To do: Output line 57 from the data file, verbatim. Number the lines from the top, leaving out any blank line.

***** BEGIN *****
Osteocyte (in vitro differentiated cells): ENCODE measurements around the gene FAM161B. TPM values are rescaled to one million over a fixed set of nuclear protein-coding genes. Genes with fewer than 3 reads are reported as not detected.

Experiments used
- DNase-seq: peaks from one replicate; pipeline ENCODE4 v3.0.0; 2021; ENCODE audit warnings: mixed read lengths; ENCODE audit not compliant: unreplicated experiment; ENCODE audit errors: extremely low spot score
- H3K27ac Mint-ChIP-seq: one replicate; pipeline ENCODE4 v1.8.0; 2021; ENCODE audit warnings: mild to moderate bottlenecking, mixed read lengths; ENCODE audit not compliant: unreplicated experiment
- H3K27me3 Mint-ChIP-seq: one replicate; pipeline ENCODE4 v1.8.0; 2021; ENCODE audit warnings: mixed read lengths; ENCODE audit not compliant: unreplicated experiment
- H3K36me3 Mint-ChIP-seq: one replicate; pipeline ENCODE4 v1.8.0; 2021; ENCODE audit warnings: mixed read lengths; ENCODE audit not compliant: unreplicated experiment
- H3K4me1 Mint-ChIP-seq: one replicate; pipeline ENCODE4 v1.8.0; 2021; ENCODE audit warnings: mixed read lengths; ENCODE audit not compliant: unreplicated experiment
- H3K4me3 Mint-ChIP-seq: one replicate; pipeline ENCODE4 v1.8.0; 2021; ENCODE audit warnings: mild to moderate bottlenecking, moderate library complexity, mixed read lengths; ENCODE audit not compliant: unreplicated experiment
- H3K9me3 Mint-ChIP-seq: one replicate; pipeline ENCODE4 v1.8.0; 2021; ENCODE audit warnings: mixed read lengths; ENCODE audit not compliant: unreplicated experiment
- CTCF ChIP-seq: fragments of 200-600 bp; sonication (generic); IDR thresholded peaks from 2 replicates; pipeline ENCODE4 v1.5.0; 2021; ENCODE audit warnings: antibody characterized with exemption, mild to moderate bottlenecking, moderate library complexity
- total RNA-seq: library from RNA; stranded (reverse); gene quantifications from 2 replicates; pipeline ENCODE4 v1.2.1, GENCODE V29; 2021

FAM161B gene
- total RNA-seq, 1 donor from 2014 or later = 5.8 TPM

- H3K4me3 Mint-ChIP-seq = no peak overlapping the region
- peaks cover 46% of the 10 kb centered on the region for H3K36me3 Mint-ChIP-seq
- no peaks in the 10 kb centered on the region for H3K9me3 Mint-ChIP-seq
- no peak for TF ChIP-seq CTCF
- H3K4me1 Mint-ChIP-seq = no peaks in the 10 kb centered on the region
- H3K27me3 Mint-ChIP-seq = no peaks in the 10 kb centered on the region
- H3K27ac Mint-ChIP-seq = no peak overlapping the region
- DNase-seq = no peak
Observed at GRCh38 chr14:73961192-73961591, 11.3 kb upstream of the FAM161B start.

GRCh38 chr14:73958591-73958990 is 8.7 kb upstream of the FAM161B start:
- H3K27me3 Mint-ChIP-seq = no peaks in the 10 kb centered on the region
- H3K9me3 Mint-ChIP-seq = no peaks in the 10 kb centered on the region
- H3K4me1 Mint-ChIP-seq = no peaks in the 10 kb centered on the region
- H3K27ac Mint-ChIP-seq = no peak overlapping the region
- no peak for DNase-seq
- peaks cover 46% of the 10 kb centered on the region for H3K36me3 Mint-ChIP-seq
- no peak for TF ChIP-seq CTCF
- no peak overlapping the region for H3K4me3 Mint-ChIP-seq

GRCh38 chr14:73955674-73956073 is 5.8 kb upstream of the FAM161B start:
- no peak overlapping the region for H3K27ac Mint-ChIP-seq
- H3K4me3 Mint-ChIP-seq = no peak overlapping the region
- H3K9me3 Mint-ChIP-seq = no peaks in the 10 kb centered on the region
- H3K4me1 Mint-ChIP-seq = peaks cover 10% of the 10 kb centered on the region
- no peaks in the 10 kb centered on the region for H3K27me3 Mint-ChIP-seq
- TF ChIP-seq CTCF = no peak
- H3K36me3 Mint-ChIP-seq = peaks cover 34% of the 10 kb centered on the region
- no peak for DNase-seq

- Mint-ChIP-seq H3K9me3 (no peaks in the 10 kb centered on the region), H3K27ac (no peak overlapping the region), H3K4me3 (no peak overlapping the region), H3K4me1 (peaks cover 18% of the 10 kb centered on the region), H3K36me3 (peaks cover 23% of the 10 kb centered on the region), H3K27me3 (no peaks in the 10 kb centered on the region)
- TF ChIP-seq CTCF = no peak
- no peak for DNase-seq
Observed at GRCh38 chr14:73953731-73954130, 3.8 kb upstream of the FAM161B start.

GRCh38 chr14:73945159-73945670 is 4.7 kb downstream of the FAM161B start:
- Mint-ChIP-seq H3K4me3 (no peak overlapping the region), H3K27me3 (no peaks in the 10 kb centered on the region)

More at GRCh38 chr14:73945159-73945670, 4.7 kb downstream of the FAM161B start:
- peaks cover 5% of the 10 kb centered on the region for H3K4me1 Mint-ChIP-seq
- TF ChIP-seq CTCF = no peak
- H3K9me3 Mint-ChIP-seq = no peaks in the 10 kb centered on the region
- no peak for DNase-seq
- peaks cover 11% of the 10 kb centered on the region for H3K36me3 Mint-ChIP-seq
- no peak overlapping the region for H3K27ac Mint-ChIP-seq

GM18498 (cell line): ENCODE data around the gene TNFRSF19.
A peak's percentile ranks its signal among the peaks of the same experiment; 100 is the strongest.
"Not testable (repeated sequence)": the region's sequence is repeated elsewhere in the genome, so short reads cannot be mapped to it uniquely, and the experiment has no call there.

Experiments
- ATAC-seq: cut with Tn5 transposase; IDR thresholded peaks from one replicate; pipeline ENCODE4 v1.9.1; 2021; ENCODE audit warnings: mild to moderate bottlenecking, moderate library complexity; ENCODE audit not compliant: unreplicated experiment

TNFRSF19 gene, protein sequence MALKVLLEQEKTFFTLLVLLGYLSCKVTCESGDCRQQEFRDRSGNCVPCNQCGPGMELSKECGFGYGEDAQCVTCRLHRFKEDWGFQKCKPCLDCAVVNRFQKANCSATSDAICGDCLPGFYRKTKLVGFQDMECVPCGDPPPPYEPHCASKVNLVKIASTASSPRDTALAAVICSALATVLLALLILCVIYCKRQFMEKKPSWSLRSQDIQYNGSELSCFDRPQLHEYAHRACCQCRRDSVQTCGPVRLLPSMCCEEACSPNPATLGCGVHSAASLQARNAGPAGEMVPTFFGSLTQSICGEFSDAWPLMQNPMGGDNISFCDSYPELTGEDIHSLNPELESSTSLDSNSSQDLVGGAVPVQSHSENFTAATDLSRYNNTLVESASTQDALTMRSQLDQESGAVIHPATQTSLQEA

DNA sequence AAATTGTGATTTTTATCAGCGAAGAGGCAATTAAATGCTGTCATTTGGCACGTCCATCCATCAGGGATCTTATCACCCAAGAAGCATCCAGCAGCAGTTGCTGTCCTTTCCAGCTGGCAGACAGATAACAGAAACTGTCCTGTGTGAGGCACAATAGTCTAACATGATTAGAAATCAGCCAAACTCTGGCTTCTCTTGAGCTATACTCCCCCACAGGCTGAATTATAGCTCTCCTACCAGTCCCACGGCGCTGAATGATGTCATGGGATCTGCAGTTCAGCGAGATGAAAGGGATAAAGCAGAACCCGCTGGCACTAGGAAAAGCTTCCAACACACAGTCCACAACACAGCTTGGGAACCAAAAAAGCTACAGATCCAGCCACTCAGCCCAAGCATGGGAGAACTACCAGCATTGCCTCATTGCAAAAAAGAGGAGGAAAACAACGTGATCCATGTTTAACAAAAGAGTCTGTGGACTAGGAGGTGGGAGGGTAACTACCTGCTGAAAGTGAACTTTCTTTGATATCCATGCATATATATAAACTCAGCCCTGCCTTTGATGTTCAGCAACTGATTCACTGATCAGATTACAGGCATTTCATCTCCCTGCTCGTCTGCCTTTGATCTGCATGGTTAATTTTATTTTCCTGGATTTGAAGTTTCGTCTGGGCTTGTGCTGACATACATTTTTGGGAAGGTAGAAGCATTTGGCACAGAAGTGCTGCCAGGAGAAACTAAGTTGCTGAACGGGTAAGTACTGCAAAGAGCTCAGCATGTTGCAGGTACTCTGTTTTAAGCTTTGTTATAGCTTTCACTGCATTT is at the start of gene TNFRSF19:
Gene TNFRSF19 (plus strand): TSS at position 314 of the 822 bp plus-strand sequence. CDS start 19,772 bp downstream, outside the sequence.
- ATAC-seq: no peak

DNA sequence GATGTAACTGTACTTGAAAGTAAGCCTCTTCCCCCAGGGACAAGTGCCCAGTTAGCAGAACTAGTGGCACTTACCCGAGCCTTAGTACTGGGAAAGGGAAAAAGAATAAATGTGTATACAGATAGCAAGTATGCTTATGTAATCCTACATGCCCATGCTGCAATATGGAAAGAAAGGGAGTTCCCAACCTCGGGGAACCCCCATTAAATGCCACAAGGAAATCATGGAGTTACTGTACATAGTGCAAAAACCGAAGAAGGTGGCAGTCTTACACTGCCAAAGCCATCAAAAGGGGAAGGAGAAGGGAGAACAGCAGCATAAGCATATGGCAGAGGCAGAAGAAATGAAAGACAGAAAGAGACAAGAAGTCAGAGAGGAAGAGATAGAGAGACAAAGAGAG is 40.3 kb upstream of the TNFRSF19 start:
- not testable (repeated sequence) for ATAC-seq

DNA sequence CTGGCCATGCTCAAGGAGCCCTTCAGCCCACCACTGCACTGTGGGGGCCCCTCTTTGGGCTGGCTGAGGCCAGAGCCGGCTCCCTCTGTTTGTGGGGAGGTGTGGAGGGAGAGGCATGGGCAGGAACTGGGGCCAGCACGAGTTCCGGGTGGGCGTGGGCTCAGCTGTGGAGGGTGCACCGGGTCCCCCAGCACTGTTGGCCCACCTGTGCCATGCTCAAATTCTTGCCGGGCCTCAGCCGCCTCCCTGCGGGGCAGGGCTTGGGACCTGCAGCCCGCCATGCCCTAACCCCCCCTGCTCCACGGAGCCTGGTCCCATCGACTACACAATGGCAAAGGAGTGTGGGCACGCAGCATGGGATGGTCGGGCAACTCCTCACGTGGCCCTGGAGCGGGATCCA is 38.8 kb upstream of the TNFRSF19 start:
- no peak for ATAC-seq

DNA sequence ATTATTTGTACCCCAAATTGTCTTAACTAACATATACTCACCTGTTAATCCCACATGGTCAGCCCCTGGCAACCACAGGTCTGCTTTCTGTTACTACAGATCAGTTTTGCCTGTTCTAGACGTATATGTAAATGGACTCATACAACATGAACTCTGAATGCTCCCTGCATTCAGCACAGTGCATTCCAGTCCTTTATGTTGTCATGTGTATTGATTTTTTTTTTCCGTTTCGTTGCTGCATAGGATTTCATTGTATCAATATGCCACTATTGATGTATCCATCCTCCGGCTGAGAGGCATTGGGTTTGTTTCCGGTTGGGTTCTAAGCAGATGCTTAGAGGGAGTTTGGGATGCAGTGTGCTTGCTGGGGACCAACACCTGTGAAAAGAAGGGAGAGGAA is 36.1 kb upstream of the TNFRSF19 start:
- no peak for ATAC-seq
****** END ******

Experiments